Wednesday, 14 August 2013

Just remember it was the tortoise who won the race...

So it may have take me an age to get this review done but I've been super busy these past few weeks (plus recovering after a Scottish wedding takes a while!) anyways... Here's my promised review of "The selection" by Kiera Cass.

So how to describe the book?? Hhmmmm... Well I guess it's a sort of mix between The Bachelor (I've only ever watched a few episodes so I could be totally wrong on that one!) meets Kate Middleton meets Pearl Harbour (the glitzy movie not the actual event).  Crap description I know but once you've read it you'll get it, we'll possibly not, but I tried! It's my first book review since high school so cut me a little wiggle room - pretty please!

Anyways! The story starts in a future version of the US known as Illea; which has been rebuilt after years of oppression under the rule of China which occurred after the debts of the US forced the government to relinquish control.  

Sounds awfully dark doesn't it?  Don't worry though most of that is glossed over to focus on the story of America Singer.

America is the lead character who is stuck in a system that decides your destiny based on the class you are born into.  Your class is determined by your families wealth or allegiance during the revolution resulting in a classification  from 1 - 8.  1 are classed as the elite and 8 the outcasts.  Your class numbers dictates everything including the professions that you can enter.  Luckily for America she likes her profession of musician as a 5: unfortunately for her being a 5 also dictates how poor her family is and worst of all who she can love.  Queue America's love interest Aspen.

Aspen is a lower 6 who she is completely and utterly head over heels for.  With all the secret rendezvous and stolen moments you are drawn into America's bubble of happiness.  Then comes the announcement of the Royal selection.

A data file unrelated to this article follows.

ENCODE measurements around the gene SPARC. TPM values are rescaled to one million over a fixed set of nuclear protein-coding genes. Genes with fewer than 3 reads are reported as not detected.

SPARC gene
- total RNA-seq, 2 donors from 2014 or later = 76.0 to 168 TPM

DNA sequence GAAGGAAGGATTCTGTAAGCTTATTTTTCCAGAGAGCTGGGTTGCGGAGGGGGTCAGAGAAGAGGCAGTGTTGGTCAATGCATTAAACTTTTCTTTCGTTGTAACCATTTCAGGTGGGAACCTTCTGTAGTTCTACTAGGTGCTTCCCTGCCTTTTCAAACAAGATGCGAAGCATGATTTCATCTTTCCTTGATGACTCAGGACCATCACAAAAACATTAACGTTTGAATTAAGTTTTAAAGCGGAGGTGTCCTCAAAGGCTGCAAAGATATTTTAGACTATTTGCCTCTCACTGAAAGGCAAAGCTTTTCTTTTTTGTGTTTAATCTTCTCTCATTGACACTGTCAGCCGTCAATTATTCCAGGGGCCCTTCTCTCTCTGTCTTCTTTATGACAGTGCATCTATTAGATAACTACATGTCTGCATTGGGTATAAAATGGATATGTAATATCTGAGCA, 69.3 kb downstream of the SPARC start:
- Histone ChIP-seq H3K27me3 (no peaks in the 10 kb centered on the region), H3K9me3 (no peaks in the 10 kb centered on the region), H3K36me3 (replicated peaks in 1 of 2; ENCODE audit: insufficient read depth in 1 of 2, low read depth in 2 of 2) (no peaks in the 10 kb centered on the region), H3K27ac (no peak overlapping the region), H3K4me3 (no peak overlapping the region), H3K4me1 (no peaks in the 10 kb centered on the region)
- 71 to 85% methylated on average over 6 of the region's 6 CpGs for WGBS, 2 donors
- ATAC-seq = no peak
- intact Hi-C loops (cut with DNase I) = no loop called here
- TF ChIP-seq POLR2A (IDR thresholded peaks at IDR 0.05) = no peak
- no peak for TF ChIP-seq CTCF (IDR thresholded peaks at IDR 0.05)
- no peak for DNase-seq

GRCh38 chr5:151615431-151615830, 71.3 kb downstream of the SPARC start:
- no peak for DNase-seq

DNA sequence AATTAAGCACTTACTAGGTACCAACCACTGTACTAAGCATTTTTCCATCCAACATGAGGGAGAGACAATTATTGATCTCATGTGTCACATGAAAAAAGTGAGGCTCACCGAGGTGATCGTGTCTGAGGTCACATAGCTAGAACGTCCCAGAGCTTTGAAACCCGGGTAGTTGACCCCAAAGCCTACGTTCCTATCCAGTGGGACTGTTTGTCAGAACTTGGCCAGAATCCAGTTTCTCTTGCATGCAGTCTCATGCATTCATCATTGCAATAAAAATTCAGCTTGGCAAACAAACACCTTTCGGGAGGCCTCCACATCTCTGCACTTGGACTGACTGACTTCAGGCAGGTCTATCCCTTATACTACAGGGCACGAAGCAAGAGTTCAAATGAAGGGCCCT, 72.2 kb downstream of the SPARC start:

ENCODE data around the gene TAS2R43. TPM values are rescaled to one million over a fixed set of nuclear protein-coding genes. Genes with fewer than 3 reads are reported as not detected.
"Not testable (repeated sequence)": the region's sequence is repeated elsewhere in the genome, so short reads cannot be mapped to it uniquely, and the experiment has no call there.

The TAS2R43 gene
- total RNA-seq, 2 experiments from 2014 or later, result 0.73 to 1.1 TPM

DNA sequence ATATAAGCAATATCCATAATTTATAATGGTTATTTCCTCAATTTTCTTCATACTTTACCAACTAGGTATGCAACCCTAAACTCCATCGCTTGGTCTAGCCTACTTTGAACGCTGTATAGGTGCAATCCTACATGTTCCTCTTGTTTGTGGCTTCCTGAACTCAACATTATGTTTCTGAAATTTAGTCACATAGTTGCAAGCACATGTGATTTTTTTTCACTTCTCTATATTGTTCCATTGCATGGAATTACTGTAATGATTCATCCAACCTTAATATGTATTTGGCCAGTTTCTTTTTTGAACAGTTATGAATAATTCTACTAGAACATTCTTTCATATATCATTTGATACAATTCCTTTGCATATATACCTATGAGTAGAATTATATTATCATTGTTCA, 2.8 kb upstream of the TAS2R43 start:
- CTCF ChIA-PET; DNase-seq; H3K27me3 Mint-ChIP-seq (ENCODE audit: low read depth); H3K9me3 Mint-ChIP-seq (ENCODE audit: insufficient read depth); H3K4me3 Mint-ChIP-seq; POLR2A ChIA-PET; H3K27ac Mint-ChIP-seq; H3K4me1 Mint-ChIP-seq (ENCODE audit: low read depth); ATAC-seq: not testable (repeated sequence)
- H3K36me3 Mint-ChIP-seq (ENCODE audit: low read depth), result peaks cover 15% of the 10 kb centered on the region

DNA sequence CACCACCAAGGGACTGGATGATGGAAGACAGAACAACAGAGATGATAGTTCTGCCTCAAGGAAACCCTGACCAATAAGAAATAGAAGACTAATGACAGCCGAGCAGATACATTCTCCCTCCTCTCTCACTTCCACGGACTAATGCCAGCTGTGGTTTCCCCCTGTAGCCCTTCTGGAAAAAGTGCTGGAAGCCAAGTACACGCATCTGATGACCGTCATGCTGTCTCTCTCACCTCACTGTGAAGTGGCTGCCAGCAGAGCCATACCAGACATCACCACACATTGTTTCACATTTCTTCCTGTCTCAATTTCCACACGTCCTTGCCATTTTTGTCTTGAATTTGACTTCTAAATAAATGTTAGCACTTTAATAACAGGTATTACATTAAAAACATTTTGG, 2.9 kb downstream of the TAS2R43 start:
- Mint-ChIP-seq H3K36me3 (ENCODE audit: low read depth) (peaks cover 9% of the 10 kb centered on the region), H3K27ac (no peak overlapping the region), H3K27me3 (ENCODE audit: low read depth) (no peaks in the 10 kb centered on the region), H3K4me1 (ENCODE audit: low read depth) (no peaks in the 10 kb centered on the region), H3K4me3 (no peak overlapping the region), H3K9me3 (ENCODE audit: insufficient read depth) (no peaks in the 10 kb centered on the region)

The crowned Prince of Illea makes the announcement that he is ready to start the process of selecting his wife from the daughters of Illea (a nice way of saying the commoners! See thats where the Kate Middleton thing came from!) The selection is entirely voluntary but it does bring with it the chance to elevate not only yourself but also your family: if you are chosen.

So obviously as America is completely content and ready to give up her world and descend to the level of her chosen love she has no interest in entering for the chance to be crowned Princess.  But after some persuasion from Aspen (who is feeling guilty that he is holding America back and is convinced that he can never earn enough to provide for her) and some bribery from her mother she enters herself believing a 5 will never be chosen...

Well you guessed it: America is selected. 

Not only that but Aspen breaks her heart. So off she pops to the palace where she has no intention of ever falling in love again and convinces herself that the distance from home, the food and the benefits the competition will bring to her family couldn't have come at a better time.  And who hasn't felt like packing everything and escaping for sunnier climates and all inclusive food and drinks after a break up?!

The palace not only brings a new friendship with Maxon, the crowned Prince, but a whole host of new experiences for America.  As a child who was home schooled the bitching, backstabbing and new friendships prove more of a challenge than America anticipated.  America's stay in the palace also raises deeper questions about the country she calls home and why it is being attacked from within.

Well that's about as much as I can say without ruining the entire book for you!

So I hope the review was helpful and possibly enticing enough for you to pick up a copy and take a look.  It isn't a very long book but it is perfect for snuggling up on the sofa with on a rainy day.

If you do get the chance to read it let me know what you think.

L x

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